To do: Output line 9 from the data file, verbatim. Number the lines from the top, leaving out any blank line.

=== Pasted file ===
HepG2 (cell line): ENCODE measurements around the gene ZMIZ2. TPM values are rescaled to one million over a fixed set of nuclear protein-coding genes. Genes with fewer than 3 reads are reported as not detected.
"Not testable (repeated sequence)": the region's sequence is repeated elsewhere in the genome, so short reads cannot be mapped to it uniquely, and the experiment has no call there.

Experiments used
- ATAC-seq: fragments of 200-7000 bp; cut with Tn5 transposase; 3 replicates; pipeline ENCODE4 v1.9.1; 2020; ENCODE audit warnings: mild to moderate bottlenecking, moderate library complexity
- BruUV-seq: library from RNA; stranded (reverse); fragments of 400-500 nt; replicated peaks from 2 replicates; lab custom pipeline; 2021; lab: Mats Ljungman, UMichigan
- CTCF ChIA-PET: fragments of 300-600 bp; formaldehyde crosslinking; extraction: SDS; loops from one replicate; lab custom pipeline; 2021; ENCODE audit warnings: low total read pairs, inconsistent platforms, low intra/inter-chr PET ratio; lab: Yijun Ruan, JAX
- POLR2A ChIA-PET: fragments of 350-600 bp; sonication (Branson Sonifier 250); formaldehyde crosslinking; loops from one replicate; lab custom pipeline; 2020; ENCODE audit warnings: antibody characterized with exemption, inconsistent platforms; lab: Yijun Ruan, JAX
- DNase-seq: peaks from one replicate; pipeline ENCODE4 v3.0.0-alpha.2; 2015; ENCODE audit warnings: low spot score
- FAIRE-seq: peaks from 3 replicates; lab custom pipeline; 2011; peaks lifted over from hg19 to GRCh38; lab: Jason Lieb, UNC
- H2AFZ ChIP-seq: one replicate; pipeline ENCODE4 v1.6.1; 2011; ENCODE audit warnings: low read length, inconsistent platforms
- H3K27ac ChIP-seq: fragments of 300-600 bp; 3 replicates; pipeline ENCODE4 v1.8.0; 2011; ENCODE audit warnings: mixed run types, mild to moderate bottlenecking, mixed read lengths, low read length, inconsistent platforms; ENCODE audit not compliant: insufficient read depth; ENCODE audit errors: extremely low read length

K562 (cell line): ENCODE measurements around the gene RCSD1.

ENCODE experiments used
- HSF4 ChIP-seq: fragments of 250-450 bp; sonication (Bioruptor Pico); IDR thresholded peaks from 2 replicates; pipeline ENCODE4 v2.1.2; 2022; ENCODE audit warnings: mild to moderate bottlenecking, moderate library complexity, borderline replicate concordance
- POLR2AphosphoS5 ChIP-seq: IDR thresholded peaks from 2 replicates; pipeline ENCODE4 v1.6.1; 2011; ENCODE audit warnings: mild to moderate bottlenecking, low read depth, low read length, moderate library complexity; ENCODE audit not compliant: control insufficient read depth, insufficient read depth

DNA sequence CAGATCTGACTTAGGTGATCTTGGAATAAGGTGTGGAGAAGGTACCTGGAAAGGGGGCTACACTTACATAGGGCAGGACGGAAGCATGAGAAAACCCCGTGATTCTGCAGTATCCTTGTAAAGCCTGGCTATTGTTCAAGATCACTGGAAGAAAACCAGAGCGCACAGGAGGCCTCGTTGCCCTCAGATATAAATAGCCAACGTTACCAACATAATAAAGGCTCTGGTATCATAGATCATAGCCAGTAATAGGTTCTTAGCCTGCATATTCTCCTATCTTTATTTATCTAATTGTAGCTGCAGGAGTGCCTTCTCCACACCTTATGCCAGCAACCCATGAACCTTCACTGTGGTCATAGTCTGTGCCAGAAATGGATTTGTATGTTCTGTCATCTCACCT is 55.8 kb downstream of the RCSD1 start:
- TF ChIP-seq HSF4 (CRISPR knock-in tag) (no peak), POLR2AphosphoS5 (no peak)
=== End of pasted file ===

- FAIRE-seq: peaks from 3 replicates; lab custom pipeline; 2011; peaks lifted over from hg19 to GRCh38; lab: Jason Lieb, UNC